Twenty years ago the recording industry teamed up with cable TV operators to create a whole new profit center: music videos. Pioneered by the Beatles in the late 60’s music videos as money makers didn’t really take off until the early 80’s when pop star Madonna barely clad in leather with her pink hair and blue make-up began to belt out new poetic genres called ‘Poppa Don’t Preach’ and ‘Like a Virgin.’ The pestilence of this alleged art form spread with the whiney teen aged battle cry: “I want my MTV.”
And it did. MTV is offered in 3 versions on Comcast digital Cable, the state’s largest cable provider, along with the Country Music Station, Hispanic and Soul versions. Today MTV is dominated by a whole new generation featuring dubious talents like rapper The Notorious B.I.G. and Dashboard Confessional.
But in most of southeastern Pennsylvania and a few rural areas in the southwest the new battle cry is “I want my PCN.”
For those in the affected areas PCN is Pennsylvania Cable Network, the state’s version of C-Span. It’s supported by the state’s cable companies and has been very successful. For the 2002-2003 fiscal year PCN produced 101 hour long call-in shows featuring 116 different guests and nearly 1800 calls were placed from more than 511 Pennsylvania communities. 54% of the calls came from Comcast viewers. Last year” Homework Help on PCN” the network’s Sunday evening call-in show for school kids fielded 670 calls. Most of the calls came from kids in the 5th to the 9th grades.
Now PCN’s programming may not be for everybody. In my home it would be competing with 153 digital Comcast channels and that competition can be pretty stiff. The Love Channel, Soap Operas Around the Clock, Update New Jersey and something called the GAS channel might easily overshadow PCN.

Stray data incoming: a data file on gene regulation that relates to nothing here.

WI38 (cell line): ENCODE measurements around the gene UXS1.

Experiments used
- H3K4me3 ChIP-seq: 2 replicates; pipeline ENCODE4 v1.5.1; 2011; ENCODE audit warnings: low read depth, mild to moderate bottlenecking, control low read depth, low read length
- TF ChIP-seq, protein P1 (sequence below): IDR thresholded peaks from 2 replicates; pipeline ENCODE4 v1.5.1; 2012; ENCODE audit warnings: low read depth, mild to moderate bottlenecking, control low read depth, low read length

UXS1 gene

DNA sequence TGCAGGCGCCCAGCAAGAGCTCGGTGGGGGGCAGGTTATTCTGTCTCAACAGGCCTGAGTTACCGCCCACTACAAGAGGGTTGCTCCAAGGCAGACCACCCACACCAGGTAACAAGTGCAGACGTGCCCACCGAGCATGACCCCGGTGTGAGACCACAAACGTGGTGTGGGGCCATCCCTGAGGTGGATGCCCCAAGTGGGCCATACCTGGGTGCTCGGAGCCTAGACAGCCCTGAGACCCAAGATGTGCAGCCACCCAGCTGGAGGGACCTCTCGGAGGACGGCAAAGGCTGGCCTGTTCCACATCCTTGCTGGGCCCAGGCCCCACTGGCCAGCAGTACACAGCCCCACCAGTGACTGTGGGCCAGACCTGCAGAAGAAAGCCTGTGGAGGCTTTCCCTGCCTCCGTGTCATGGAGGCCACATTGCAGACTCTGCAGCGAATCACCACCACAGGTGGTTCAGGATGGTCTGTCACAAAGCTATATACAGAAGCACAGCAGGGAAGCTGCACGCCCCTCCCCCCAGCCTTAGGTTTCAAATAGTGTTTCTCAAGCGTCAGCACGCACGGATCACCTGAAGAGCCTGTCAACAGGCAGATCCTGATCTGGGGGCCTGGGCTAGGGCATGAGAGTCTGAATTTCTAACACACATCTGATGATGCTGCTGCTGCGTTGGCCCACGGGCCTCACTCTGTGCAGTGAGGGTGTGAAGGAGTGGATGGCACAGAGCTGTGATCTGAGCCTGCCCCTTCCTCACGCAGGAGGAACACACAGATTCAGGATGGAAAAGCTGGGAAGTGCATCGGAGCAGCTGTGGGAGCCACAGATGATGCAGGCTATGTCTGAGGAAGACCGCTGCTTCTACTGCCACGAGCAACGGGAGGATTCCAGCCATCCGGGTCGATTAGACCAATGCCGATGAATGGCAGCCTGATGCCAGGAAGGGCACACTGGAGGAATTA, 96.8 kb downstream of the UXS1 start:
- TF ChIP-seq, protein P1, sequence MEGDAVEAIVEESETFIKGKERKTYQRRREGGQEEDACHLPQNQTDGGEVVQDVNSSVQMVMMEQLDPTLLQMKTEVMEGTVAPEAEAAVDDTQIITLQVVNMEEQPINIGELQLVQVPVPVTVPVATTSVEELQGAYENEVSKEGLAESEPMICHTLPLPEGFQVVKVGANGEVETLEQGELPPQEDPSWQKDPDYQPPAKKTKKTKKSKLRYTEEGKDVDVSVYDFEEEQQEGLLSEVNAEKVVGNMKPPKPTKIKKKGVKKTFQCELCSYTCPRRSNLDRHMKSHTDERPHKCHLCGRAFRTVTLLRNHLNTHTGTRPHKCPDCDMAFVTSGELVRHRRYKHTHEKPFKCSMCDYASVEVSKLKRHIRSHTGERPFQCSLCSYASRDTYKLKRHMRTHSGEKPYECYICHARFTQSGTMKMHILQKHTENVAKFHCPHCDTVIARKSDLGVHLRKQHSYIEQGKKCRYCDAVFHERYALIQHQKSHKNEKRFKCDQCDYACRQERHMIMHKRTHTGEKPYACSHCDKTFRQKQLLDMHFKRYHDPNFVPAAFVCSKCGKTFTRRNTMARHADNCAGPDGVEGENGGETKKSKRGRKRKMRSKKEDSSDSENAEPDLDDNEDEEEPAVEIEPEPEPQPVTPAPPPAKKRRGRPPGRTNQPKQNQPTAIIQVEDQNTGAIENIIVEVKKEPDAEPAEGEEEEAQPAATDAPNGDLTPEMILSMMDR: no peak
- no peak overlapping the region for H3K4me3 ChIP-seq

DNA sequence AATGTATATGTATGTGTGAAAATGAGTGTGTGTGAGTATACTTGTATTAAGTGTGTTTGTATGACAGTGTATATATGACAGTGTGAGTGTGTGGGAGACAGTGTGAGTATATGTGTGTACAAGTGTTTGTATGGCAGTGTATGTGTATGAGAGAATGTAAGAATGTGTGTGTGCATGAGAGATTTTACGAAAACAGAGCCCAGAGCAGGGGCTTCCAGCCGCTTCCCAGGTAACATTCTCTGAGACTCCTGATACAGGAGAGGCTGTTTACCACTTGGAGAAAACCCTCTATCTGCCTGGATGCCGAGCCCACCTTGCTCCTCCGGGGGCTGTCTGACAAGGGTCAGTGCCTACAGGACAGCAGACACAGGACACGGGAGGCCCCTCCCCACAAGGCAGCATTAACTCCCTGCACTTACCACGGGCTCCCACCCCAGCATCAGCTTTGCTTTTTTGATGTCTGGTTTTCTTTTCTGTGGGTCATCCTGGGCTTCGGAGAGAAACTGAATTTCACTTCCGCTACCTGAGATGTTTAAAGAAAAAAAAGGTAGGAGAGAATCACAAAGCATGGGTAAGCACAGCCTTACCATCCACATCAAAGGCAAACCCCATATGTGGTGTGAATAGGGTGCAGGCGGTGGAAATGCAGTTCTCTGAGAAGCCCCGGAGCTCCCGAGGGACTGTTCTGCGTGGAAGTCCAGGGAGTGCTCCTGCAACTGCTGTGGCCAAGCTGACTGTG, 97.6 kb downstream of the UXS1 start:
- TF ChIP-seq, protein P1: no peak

After all, Charlie Gerow of the Penn Center for Public Policy debating Joan Benso of Pennsylvania’s Partnership for Children about the Governor’s plans for public education is not quite the Rolling Stones at Madison Square Garden. The hope is that the general assembly and Governor Rendell won’t ever kiss and make up the way that Madonna and Britney Spears did at the end of their performance at the annual MTV awards last month. But for those of us who follow the most important governmental entity that can be affected by ordinary citizens, PCN is a must watch.
Cable TV remains America’s unregulated monopoly. Back in the 60’s and 70’s as the nation became wired for cable service the experience of larger utilities had the cable companies in Pennsylvania submit to local government oversight. Cities, townships and boroughs that get royalties every year from the proceeds of cable subscriptions are charged with overseeing these behemoths. A job that even the Federal Government, with its over zealous regulatory appetite, refuses to try and tackle. While alternative satellite systems have made isolated dents in cable markets, big shares of the market, people who live in townhouses, condos and apartments are often prohibited from mounting the required dish.
Cable service is inconsistent all over the state. Some areas are offered more channels than others, certain communities are able to get discounts for senior citizens and others can’t, almost all of Pennsylvania can tune in PCN but in most of the southeast it’s not available. The PCN issue could be the gateway to regulation of cable in the state and state regulation has done little over the years to protect consumers.
The reasons why Comcast will not offer PCN through out its service area are vague. State Representative Daylin Leach has put together a bi-partisan coalition in the House and Senate, supported by consumers and business leaders, to find out why. If they fail to get a solution, someday we could see a whole new regulatory structure for cable in the state. It’s time for Comcast to listen to their cry, “they want their PCN” especially when there doesn’t seem to be a good reason not to give it to them.
The Lincoln Institute of Public Opinion Research, Inc.